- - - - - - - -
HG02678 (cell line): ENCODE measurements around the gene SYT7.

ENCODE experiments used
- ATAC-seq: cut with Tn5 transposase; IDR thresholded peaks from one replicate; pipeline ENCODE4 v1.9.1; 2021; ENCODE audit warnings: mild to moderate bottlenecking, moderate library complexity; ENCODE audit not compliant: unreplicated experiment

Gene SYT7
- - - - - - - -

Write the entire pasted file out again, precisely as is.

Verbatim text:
HG02678 (cell line): ENCODE measurements around the gene SYT7.

ENCODE experiments used
- ATAC-seq: cut with Tn5 transposase; IDR thresholded peaks from one replicate; pipeline ENCODE4 v1.9.1; 2021; ENCODE audit warnings: mild to moderate bottlenecking, moderate library complexity; ENCODE audit not compliant: unreplicated experiment

Gene SYT7